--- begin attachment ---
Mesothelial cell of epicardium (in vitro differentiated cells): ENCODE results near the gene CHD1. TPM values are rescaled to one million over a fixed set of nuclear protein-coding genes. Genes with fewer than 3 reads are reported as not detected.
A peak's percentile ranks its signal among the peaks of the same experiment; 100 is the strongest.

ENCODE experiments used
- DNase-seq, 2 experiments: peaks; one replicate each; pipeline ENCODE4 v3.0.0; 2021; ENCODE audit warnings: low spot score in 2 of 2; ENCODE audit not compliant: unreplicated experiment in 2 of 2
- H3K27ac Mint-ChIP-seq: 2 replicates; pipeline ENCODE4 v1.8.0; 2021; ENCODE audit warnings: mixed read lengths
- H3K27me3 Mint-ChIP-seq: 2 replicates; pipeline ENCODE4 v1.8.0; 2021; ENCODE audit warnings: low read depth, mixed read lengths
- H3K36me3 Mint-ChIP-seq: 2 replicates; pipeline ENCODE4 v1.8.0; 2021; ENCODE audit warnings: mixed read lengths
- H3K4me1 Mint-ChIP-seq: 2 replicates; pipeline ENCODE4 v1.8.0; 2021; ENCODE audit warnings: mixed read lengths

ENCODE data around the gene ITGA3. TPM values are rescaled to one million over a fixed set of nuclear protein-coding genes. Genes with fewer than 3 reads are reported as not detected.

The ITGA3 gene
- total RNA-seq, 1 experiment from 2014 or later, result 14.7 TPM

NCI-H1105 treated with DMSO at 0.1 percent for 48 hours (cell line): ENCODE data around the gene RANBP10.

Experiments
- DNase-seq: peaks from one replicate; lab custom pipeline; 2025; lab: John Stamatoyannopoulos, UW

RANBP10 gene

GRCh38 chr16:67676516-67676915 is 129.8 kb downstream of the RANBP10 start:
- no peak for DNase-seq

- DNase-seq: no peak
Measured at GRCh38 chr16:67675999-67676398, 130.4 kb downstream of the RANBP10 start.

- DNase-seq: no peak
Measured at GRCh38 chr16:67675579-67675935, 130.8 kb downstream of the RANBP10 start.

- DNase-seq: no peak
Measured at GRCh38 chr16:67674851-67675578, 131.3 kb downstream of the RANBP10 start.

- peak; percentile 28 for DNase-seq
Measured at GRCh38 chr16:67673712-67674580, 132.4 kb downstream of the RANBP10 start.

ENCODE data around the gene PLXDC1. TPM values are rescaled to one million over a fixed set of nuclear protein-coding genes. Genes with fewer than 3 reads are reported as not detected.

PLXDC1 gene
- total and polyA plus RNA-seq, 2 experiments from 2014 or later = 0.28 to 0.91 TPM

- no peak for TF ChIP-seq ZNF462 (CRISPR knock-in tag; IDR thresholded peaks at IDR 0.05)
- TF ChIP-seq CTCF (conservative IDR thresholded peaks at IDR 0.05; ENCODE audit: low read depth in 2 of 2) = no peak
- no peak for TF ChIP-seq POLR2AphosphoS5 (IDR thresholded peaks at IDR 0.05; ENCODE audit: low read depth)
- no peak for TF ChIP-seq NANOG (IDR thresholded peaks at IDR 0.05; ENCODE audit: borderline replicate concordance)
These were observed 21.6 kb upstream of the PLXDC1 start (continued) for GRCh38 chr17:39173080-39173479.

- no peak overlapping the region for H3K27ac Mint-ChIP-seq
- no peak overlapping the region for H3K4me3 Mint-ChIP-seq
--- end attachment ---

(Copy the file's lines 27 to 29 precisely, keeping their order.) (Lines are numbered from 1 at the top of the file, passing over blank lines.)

PLXDC1 gene
- total and polyA plus RNA-seq, 2 experiments from 2014 or later = 0.28 to 0.91 TPM

- no peak for TF ChIP-seq ZNF462 (CRISPR knock-in tag; IDR thresholded peaks at IDR 0.05)